Hello!

My name is Lily-Sue, but my mummy calls me Munchkin (or 'Munch' for short!) I am 7 years old, and this is where my mummy will help me write all about all the fun things we do together. I hope you enjoy reading about the adventures of my mummy and me, Munchkin, with the occasional appearance from the siblings - Beastie and Plumlet.

Wednesday, 9 July 2014

HOOKED on Music with MOSI


BRAND NEW ONLINE GAME EXPLORES THE SCIENCE 
BEHIND THE TUNE


Munchkin loves Science. She is forever asking questions and sitting down with her daddy as he turns the pages of an encyclopaedia (yes, a REAL book!!) with her, explaining complicated theories to her in a language that a 4 year old may understand. 

She also adores music. Always singing along to familiar tunes, with an uncanny ability to pick up and memorise lyrics quickly. She loves to compose her own songs, always singing them to Beastie (who normally just ends up singing over her!)

Therefore, I was really interested when I heard about this yesterday. and it's definitely something Munch and I will be taking a look at!

DJ Dave Haslam pictured with Dr Marieke Navin from MOSI (Museum of Science & Industry) launching #HookedOnMusic; a new online game aimed at collecting data to  explore the science behind what makes a musical hook. Scientists behind the game also hope the results will aid future research into Alzheimer’s disease.
PICTURE CREDIT: Jason Locke

The Museum of Science & Industry have launched a new online game, #HookedOnMusic, developed to explore the science behind what makes a musical hook.

Do you know your Beyonce from your Bay City Rollers? This brand new and interactive fun game for all has four ways to play - including asking users to select the tune they find the catchiest, to singing along and trying to stay in time. This addictive game gives users the chance to improve on their scores, and share results with their friends on social media networks. It can be played on the go or at home – with friends or on your own. 

Created by computational musicologist Dr John Ashley Burgoyne and his team at the University of Amsterdam and Utrecht, with the support of citizen science expert and Wellcome Trust Engagement Fellow, Erinma Ochu, these scientists hope that the results from #HookedOnMusic will aid future research into Alzheimer's disease. This game aims to help scientists predict the catchiest musical fragments and devise ways to trigger memories and provide therapeutic benefits.

Launched at last year’s Manchester Science Festival at the Museum of Science & Industry (MOSI) the 2013 citizen science programme - #HookedOnMusic - got the world talking music. The aim was to identify and nominate the catchiest tune – the hook that makes a tune catchy. Celebrities and the general public alike nominated tunes – all in the name of science. The nominated tunes are now part of this brand new and unique #HookedonMusic live online game.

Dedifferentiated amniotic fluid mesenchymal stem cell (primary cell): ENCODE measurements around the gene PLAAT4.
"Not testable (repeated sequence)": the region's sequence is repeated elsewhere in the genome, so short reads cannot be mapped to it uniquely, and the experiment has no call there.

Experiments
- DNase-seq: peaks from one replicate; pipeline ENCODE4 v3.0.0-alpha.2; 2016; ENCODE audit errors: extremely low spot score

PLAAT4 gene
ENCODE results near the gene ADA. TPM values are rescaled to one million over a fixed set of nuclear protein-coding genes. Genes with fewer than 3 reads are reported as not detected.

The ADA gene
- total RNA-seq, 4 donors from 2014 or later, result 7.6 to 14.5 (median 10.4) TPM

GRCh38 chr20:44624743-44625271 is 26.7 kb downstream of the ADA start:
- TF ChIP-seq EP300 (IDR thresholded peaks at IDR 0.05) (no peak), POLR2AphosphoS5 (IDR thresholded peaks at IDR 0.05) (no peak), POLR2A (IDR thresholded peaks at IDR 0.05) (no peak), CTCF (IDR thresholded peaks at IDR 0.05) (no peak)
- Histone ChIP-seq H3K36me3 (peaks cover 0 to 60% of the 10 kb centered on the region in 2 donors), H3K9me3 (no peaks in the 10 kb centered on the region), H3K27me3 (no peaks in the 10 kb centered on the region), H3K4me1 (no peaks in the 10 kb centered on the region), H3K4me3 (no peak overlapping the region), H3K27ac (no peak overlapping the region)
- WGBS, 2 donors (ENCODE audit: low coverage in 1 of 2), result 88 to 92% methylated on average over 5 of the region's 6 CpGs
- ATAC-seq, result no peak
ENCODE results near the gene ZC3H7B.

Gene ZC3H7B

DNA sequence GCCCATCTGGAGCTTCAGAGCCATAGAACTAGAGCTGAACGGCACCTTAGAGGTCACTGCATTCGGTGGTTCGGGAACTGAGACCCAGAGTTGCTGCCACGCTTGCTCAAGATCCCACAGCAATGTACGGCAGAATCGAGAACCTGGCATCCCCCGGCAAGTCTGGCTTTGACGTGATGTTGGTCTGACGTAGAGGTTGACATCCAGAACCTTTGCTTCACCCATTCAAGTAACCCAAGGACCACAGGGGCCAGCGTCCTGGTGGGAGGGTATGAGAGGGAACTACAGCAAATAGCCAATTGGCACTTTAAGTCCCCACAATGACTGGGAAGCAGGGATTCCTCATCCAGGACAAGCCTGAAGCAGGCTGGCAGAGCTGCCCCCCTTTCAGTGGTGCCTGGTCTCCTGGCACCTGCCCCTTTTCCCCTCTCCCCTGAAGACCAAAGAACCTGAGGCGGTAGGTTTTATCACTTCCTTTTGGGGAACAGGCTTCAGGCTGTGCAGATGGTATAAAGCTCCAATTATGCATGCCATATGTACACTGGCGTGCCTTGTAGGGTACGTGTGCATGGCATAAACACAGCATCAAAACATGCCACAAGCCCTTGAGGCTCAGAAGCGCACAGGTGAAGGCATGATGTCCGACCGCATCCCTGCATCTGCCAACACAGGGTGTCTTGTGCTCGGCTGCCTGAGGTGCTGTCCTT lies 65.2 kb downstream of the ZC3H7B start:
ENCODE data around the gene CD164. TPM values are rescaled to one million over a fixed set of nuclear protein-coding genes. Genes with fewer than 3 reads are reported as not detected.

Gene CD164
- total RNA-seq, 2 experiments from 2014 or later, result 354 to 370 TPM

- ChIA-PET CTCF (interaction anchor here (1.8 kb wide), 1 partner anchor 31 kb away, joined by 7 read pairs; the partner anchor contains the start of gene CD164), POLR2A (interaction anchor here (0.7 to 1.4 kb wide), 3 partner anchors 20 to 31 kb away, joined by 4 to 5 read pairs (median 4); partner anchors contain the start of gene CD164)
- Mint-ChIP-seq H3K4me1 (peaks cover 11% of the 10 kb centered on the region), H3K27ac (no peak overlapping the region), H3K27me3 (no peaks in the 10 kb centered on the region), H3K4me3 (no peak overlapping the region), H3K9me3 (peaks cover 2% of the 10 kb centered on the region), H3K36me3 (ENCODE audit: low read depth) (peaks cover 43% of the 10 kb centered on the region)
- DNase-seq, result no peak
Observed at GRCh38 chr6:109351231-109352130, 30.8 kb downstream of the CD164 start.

DJ/journalist Dave Haslam was at the launch: 

“It’s great to be involved with such an innovative project. Everyone knows when they’ve heard something catchy or which resonate with them in some way, and stays with them, but to try and uncover the science behind this is pretty exciting. And if the results from thousands of people playing the game lead to the scientists discovering how music can help people with serious memory loss then that would be fantastic.”

The Museum is keen for as many people as possible to play the game. It’s simple and entertaining. Players listen to music clips and try to recognise them as fast as they can. It’s a completely musical game, and so players don’t need to know music trivia like titles and artists – if you’ve heard it before, you can play. Other elements of the game involve doing a comparison between two clips of a tune and judging which one is the catchier. The game 
can be played as many times as the player wants. The more participants the better the results will be - and the more scientists will be able to learn about musical memory.

Dr Burgoyne comments: 

“Catchy music is about so much more than summer hits. It’s really about what kinds of music we remember – and what kinds we don’t! With #HookedOnMusic, we’re trying to measure how much faster a ‘hook’ can come back to you compared to the rest of a song and what there is in the music that can explain the difference.” 

Dr Marieke Navin, Director of Manchester Science Festival at the Museum of Science & Industry said, 

“We are delighted that the Museum is launching an experiment of this kind and is part of a major research project that is both about public engagement and scientific discovery. It is fantastic that something as universally enjoyable and appealing as a game on music can also be at the cutting edge of science.”

Munch will enjoy the fun aspect of this, but I think, as a family, we could really make a difference if we participated!

#HookedOnMusic can be played by logging online to www.hookedonmusic.org.uk

Please follow them on twitter too at @McrScifest or @voiceofmosi #HookedOnMusic


Disclaimer: No payment whatsoever has been received for publishing this content. I am interested in the topic.

1 comment:

  1. One good thing about music, when it hits you, you feel no pain. Furthermore, I think music in itself provides healing.

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